he greatest coolness, and the officers and men sat down to their meals as if nothing was going on — shells bursting in the air and falling alongside, and shot and rifle-shell crashing through the woods and tearing up trees by the roots.
On the fifth day, the fire from the forts on the head of the first division was very rapid and troublesome.
One hundred and twenty-five shots fell close to the vessels in one hour and thirty minutes, without, however, doing them any damage beyond hitting the Para, the headmost vessel, and cutting up the rigging and masts.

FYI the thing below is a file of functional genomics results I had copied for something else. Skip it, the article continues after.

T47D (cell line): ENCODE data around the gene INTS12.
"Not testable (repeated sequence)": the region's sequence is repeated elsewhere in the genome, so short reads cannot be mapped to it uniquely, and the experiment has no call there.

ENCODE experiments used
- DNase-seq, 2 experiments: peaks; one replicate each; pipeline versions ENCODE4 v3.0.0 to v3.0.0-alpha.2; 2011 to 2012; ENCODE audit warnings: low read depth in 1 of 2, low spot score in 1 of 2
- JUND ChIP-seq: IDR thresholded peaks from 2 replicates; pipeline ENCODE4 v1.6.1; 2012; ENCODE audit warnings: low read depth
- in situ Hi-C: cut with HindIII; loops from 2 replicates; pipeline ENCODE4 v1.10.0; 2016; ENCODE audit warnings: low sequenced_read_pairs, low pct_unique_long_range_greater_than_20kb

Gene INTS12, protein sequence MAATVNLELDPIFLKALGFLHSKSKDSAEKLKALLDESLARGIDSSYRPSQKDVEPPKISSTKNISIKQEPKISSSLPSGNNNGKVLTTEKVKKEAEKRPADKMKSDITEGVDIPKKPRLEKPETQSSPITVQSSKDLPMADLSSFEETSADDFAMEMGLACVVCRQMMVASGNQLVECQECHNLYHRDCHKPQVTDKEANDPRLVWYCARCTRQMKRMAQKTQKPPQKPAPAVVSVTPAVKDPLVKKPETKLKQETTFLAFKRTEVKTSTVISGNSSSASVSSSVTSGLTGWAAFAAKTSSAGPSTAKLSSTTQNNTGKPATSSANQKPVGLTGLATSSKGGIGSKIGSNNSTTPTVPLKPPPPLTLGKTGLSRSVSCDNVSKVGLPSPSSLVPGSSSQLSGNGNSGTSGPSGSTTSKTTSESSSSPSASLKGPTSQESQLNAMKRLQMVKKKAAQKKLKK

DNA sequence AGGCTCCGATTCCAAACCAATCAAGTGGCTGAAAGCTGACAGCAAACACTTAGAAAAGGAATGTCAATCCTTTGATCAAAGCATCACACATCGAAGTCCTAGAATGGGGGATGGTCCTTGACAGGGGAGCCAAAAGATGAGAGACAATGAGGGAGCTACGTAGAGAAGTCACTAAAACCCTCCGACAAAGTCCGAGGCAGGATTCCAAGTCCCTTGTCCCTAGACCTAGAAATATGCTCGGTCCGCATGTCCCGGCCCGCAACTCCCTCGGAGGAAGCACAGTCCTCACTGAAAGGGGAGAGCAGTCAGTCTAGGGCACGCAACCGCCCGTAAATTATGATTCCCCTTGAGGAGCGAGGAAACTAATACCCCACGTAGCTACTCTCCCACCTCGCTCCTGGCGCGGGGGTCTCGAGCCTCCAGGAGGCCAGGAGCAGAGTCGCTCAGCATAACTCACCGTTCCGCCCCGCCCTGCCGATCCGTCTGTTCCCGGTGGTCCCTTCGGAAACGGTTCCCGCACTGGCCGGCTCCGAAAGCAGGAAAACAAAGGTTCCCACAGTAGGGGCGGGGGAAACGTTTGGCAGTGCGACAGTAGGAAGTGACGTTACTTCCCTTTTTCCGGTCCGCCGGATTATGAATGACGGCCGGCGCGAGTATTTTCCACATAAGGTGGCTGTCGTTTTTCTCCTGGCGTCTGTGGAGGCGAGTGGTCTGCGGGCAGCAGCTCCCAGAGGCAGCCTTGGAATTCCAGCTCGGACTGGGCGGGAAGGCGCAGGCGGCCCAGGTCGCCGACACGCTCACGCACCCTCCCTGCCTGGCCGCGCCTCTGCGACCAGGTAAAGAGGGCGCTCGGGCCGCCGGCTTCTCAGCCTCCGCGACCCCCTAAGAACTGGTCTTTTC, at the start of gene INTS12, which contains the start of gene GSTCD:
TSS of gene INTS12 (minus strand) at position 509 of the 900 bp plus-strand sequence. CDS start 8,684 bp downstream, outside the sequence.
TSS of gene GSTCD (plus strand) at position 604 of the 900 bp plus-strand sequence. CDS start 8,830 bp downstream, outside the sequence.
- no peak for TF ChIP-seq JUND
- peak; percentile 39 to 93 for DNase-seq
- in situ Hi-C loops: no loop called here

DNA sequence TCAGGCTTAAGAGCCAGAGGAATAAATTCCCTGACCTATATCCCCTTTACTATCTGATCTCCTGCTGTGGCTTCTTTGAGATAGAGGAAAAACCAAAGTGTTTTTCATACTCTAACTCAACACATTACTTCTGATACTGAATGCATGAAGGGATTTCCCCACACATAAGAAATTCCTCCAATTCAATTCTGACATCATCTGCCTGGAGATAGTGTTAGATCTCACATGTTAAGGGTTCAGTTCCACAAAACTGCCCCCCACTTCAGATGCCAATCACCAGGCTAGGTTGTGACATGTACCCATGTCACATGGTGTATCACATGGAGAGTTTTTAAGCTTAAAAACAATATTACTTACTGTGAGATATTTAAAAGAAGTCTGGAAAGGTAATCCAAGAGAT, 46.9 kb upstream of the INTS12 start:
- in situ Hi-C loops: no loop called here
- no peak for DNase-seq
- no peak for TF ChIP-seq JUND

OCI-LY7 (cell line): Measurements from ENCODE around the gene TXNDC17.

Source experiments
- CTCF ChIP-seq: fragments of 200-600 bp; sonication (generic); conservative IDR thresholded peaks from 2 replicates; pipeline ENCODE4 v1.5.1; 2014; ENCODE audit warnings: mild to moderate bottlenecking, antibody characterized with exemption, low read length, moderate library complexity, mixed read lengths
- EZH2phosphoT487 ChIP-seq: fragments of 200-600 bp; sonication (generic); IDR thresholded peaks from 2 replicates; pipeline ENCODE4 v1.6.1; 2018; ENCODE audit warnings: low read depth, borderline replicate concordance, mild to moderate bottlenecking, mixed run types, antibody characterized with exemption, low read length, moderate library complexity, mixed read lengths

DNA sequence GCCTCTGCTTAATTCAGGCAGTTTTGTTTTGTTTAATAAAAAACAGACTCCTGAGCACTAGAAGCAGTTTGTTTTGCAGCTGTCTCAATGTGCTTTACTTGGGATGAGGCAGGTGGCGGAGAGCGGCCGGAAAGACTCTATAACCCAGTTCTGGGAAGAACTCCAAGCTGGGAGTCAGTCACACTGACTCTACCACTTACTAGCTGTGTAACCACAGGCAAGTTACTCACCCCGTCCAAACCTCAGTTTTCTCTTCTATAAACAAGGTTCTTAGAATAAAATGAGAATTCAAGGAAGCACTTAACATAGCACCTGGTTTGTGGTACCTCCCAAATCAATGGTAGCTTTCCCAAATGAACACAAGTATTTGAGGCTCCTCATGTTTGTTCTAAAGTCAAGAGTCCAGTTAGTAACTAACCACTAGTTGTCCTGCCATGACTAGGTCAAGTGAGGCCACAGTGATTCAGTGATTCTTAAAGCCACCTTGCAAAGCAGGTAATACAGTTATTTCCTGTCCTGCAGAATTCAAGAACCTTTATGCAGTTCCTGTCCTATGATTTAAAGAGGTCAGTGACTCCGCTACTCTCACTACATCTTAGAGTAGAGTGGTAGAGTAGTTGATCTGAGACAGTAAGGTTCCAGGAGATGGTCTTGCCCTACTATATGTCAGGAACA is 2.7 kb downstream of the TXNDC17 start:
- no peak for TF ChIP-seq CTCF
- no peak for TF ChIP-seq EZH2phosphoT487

The fire of the enemy had been attracted to the mastheads of one of the large ships which had been moved up, and which they could see over the woods.
I deemed it prudent to move three of them two or three lengths, much to the annoyance of the officers, who seemed indisposed to yield an inch.
Still, my duty was to look out for the vessels and not have them destroyed.
The Norfolk Packet got a piece of a shell through her decks, and